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Marco Polo carrier ship, at nearly 1,300 feet hailed as Leviathan of the Ocean

By Catholic Online (NEWS CONSORTIUM)
December 10th, 2012
Catholic Online (www.catholic.org)

The world's largest ship, the CMA CGM Marco Polo, at nearly 1,300 feet rolled into Great Britain's Southampton this week. The ship is the size of four football fields, five times the size of an average airbus, and longer than even the Queen Mary 2, the Marco Polo came bearing gifts for the U.K. from the Far East.

LOS ANGELES, CA (Catholic Online) - Full of stacks of steel containers, the boat was loaded with everything from televisions to soft furnishings and power tools to clothing. After unloading her cargo, the Marco Polo will set sail for Hamburg, Germany.

CMA CGM Group's senior vice-president of Asia-Europe Lines Nicolas Sartini said the company launched the South Korea-built ship 'with great pride.' Managing Director of DP World Southampton Chris Lewis said the Marco Polo's arrival marked "the latest milestone" in the terminal's history.

"With the container industry changing, these new giants of the sea will soon be regulars at the terminal," Lewis said.

Southampton Port director Doug Morrison proudly proclaimed that "We have now placed ourselves on the map as a terminal capable of handling the world's largest container ship.

"We have all the right ingredients to continue being one of the most productive terminals in Northern Europe."

Marco Polo is the first of the next generation of super-vessels destined to keep the wheels of international trade turning. The Marco Polo even dwarfs the nuclear-powered French aircraft carrier Charles de Gaulle, Western Europe's largest warship. The ship can carry more than 16,020 containers on her vast decks.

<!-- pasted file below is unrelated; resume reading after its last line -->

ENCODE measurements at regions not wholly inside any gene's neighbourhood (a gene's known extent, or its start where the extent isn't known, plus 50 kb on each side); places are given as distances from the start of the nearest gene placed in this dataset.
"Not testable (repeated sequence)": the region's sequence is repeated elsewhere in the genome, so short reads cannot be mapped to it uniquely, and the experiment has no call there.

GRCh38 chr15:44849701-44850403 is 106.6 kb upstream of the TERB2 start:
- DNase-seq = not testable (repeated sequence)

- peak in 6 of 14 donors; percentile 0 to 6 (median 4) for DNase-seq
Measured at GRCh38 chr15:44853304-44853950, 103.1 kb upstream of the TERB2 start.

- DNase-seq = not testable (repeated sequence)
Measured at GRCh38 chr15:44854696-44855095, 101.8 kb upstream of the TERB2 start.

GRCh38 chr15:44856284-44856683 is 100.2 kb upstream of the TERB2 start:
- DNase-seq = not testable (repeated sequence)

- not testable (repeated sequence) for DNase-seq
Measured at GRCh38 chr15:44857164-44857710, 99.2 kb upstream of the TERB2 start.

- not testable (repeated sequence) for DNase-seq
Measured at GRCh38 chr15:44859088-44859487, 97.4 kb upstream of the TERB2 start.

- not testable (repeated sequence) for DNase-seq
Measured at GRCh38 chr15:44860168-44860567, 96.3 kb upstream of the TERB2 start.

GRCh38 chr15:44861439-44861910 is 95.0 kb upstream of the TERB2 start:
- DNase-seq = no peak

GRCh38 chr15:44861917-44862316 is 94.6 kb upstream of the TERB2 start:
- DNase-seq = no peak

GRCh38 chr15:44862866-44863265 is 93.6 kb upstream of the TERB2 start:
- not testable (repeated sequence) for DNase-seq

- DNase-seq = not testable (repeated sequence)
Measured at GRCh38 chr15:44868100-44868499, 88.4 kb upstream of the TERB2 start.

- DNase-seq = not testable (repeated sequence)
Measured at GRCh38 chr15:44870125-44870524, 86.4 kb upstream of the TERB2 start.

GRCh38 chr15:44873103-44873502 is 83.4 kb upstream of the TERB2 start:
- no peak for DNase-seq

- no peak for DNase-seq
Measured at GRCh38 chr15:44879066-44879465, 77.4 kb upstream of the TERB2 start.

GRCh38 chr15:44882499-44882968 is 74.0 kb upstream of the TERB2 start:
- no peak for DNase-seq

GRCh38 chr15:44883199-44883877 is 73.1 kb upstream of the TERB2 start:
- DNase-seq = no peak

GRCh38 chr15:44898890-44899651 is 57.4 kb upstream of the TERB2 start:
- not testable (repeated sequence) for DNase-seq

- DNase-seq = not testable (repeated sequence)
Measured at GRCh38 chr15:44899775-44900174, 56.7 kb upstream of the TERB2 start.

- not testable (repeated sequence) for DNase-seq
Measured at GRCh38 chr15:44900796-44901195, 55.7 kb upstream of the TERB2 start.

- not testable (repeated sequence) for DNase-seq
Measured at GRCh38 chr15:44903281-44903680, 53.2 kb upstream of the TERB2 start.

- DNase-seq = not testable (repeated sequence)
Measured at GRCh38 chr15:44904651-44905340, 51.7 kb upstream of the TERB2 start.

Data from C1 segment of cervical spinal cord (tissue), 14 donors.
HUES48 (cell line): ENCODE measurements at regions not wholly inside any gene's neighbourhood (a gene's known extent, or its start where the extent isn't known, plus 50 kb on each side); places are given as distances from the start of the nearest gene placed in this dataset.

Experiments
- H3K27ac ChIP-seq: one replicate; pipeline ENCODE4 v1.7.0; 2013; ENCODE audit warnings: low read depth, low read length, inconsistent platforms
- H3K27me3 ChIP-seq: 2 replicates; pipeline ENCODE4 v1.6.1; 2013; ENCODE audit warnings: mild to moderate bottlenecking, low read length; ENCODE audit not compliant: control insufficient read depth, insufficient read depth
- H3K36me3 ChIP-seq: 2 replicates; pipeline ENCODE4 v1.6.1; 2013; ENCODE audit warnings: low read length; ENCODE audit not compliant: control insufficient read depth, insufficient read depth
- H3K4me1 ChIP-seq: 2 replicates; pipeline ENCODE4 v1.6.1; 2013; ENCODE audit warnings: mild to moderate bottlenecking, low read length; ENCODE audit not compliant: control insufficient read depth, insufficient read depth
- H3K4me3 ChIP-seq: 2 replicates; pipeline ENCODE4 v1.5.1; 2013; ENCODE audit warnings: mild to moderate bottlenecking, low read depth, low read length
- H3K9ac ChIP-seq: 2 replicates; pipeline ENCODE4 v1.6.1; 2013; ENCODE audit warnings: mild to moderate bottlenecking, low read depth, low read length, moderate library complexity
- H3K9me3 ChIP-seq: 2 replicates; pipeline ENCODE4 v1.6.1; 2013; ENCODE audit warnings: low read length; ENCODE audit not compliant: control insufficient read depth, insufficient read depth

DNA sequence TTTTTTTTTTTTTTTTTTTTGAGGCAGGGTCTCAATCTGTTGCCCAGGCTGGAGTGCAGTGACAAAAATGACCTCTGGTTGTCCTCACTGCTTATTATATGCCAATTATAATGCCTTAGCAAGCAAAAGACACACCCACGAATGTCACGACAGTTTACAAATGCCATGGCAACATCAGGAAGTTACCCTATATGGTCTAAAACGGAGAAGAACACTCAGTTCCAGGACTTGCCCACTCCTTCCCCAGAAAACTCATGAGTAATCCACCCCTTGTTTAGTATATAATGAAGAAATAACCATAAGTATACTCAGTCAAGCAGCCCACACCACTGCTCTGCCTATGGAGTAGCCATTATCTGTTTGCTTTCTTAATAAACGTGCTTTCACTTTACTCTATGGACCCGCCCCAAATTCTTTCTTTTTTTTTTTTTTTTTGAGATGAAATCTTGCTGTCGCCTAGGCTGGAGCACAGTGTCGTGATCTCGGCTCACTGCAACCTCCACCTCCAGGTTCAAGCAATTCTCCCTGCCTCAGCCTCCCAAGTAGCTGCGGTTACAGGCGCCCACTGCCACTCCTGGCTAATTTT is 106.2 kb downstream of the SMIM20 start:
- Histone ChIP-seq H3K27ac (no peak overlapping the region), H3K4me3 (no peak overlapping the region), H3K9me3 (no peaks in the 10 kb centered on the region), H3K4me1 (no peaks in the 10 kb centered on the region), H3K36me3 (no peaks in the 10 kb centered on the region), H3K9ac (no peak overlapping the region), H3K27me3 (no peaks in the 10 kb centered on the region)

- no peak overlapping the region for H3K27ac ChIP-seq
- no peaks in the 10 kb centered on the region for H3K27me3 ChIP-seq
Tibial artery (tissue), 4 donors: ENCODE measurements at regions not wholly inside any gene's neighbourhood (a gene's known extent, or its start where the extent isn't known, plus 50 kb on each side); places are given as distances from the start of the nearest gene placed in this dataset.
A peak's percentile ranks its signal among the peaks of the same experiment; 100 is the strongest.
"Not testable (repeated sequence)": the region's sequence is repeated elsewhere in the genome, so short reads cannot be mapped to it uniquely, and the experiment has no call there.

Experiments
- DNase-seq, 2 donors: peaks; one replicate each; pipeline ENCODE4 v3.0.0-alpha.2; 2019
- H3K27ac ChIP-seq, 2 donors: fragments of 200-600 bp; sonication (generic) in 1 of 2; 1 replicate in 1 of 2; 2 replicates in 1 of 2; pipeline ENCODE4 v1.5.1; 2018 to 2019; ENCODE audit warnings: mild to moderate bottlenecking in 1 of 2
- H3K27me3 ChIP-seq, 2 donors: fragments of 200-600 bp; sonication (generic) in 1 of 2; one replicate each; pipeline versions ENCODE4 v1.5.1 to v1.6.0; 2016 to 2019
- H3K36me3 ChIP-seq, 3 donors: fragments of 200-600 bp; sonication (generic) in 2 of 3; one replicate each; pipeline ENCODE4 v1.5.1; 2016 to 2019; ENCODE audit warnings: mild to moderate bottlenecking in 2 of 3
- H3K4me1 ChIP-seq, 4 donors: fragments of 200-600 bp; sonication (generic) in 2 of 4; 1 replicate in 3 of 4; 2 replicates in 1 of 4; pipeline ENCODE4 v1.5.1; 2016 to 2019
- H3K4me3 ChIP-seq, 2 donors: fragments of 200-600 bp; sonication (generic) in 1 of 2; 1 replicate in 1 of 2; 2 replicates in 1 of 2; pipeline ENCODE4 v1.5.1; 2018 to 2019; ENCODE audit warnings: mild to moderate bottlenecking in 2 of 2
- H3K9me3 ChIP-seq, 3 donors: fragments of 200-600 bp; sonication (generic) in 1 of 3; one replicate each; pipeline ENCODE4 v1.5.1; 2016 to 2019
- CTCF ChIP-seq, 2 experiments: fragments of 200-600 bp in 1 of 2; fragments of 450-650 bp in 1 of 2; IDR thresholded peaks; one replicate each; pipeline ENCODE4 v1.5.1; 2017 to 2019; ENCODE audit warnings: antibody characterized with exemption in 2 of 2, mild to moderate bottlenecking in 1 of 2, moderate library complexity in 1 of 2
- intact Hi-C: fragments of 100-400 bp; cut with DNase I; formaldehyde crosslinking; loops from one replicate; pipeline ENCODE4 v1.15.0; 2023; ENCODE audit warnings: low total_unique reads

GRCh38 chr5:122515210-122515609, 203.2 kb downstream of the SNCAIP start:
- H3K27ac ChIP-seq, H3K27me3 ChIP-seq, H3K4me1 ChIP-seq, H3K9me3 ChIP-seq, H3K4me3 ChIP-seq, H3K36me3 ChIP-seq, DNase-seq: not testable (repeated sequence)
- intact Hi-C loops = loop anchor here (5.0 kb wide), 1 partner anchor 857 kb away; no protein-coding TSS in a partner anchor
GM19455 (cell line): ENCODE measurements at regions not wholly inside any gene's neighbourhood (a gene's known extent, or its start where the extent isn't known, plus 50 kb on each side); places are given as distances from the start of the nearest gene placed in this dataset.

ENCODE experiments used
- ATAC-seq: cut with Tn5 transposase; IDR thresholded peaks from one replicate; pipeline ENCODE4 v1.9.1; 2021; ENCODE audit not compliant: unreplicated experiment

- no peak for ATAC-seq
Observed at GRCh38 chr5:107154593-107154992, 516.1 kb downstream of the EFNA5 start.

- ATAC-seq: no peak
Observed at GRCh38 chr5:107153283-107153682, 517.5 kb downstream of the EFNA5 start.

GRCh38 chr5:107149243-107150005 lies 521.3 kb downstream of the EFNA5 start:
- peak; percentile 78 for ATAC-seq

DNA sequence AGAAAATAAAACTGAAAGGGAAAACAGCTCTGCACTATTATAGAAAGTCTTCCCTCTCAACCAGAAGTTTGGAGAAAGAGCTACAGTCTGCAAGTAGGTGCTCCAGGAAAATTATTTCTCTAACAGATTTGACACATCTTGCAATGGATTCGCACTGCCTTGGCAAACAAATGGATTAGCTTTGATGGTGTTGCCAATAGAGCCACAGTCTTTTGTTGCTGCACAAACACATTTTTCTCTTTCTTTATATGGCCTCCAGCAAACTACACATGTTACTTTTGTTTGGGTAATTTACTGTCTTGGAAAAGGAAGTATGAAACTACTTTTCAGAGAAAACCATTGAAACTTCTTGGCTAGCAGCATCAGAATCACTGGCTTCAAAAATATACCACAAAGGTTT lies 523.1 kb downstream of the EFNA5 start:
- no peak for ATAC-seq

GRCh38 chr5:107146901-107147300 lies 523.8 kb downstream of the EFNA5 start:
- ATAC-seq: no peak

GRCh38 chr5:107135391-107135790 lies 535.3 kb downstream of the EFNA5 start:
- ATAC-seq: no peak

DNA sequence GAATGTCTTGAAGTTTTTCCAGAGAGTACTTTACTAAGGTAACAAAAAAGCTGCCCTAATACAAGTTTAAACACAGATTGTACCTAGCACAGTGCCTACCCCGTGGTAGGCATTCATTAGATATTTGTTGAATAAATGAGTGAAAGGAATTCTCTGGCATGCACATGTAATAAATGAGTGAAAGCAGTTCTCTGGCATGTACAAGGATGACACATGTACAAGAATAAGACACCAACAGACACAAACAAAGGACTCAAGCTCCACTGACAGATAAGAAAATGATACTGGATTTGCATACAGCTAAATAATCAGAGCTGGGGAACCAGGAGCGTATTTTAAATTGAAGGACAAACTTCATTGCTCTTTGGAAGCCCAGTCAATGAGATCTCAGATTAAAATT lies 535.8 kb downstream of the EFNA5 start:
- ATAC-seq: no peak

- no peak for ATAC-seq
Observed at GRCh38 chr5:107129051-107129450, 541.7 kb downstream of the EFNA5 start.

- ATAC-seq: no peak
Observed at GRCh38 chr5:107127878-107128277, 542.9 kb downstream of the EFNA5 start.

The new ship boasts a variety of environmentally-friendly technologies, such as an electronically-controlled engine that allows reduced fuel consumption. The Marco Polo's CO2 emissions are much lower than the average cargo ship and a ballast water treatment system helps to prevent pollution.

It's all part of an international trend. The size of container vessels over the past 20 years has steadily increased. The average container in the Eighties carried just 1,600 containers. The Marco Polo alone has increased that number tenfold.

Before the latest giant of the waves arrived on the scene, the Emma Maersk, which was built in 2006 and capable of carrying 15,550 containers, held the title of the world's largest container ship.

The Marco Polo might not hold on to her prestigious title for very long -- another two container ships of similar size, each also named after famous explorers, are set to follow Marco Polo next year and will be capable of carrying a massive 18,000 containers.

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